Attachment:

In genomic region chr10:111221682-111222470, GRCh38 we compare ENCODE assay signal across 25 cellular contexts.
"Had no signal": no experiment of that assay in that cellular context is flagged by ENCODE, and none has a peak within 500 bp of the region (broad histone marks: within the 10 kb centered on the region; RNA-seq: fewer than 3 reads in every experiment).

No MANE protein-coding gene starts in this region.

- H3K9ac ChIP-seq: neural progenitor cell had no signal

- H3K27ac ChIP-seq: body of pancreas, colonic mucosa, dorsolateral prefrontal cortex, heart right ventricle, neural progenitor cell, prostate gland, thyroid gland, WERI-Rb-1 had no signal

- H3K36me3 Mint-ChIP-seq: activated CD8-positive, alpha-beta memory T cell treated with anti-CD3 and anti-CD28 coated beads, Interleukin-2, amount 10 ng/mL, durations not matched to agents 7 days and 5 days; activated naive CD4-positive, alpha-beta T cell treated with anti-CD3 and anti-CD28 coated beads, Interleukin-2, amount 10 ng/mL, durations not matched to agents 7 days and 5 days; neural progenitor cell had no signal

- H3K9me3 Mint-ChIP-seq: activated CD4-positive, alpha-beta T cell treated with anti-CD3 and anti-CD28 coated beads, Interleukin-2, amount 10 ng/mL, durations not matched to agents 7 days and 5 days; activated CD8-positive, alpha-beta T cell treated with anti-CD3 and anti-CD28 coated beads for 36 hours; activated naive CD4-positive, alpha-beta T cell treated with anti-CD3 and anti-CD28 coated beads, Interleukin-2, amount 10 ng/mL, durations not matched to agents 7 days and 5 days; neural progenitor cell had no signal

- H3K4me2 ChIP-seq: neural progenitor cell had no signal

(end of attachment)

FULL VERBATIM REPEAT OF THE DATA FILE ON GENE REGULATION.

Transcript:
In genomic region chr10:111221682-111222470, GRCh38 we compare ENCODE assay signal across 25 cellular contexts.
"Had no signal": no experiment of that assay in that cellular context is flagged by ENCODE, and none has a peak within 500 bp of the region (broad histone marks: within the 10 kb centered on the region; RNA-seq: fewer than 3 reads in every experiment).

No MANE protein-coding gene starts in this region.

- H3K9ac ChIP-seq: neural progenitor cell had no signal

- H3K27ac ChIP-seq: body of pancreas, colonic mucosa, dorsolateral prefrontal cortex, heart right ventricle, neural progenitor cell, prostate gland, thyroid gland, WERI-Rb-1 had no signal

- H3K36me3 Mint-ChIP-seq: activated CD8-positive, alpha-beta memory T cell treated with anti-CD3 and anti-CD28 coated beads, Interleukin-2, amount 10 ng/mL, durations not matched to agents 7 days and 5 days; activated naive CD4-positive, alpha-beta T cell treated with anti-CD3 and anti-CD28 coated beads, Interleukin-2, amount 10 ng/mL, durations not matched to agents 7 days and 5 days; neural progenitor cell had no signal

- H3K9me3 Mint-ChIP-seq: activated CD4-positive, alpha-beta T cell treated with anti-CD3 and anti-CD28 coated beads, Interleukin-2, amount 10 ng/mL, durations not matched to agents 7 days and 5 days; activated CD8-positive, alpha-beta T cell treated with anti-CD3 and anti-CD28 coated beads for 36 hours; activated naive CD4-positive, alpha-beta T cell treated with anti-CD3 and anti-CD28 coated beads, Interleukin-2, amount 10 ng/mL, durations not matched to agents 7 days and 5 days; neural progenitor cell had no signal

- H3K4me2 ChIP-seq: neural progenitor cell had no signal